*And Paul Ryan is often overlooked for 2016, which in and of itself should be troubling.

The rest are either burdened with their offices or with bad consultants.

From the simple standpoint of a coherent message based on a clear set of principles, the party is nowhere. Inside its so-called “Big Tent” are neocons, theocons, Bush Republicans, Reaganites, tax cutters, budget balancers, populists, elitists, insiders, outsiders, tea party leaders, conmen and confidence men – all with their own opinion on the symptoms and the cure for what ails their party. The party is wracked with severe doubts.

Who can blame the self-loathing Republicans, then? Some of the recent comments have been helpful. Others, such as Powell’s more specific comments, seem driven by an agenda. Powell became invested in “Republican bashing” in 2008 and has apparently developed a taste for it.

The bad news is that this public flogging of the GOP will go on for awhile.

It won’t last forever, though, if the past is any indicator. It will just seem that way to House Speaker John Boehner and Company.

The party has died or committed suicide several times before. It happened to the GOP after 1932, and then again after 1964, and after 1974, and after 1992.

No doubt the party is better off than it was in December of 1974, when the Republican National Committee let most of its staff go and turned off the lights in their building, just to save on the electricity bill. And it’s certainly better off than it was in January of 1977, when only 11 percent of voters under the age of thirty called themselves Republican.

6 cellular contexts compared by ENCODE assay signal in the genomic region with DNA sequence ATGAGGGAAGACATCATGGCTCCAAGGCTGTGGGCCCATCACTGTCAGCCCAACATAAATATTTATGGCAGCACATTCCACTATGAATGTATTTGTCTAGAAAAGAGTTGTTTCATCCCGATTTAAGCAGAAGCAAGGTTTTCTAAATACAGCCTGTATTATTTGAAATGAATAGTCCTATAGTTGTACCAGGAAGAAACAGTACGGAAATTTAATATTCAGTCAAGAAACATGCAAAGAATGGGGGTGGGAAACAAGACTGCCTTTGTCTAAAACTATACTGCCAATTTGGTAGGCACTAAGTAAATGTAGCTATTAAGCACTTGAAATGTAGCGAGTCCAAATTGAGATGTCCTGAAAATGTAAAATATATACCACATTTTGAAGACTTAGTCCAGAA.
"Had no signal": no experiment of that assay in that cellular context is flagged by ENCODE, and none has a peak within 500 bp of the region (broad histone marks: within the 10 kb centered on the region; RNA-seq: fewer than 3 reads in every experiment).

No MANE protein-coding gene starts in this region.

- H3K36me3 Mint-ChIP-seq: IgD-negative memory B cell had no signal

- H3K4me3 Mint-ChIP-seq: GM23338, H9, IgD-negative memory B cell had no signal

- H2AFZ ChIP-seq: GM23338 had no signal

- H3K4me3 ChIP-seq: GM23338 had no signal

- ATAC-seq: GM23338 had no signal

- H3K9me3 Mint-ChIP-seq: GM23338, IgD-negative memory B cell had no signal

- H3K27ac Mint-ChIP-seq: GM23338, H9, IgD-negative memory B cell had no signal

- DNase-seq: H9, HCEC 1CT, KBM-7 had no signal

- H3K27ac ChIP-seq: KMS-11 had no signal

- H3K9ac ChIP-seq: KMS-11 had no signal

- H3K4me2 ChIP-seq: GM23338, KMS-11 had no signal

It was at that time that the RNC produced buttons that bizarrely proclaimed, “Republicans Are People Too!”

But things are pretty bad now when most people associate the party with the very rich, with unprincipled lobbyists, endless war and long-time insiderism. Too many Americans are following the nostrum of HL Mencken: “In this world of sin and sorrow, there is always something to be thankful for. I rejoice that I am not a Republican.”

The best thing Republicans can do for themselves right now – during the coronation of Obama, about to begin his second term – is to speak with many voices, to yell at itself, to point fingers, to debate and, eventually, out of the chaos will come coherence. It’s messy but it can work. It has in the past.

Rather than retreats, the GOP needs to go to spring training, shake itself free of the rust and relearn old truths that are still good truths. The party needs to remember that Ronald Reagan often said, “I don’t want to go back to the past. I want to go back to the past way of facing the future.” The winning political and governing philosophy was centered on freedom and the individual.

In an increasingly complex country and with the Democrats firmly installed as the party of “Bigness”: big government, big business, big labor, et al, it is only fitting, natural and available that the Republicans get back to a philosophy centered on individuality and personal dignity.

Craig Shirley is a historian, commentator and author of several books about Ronald Reagan.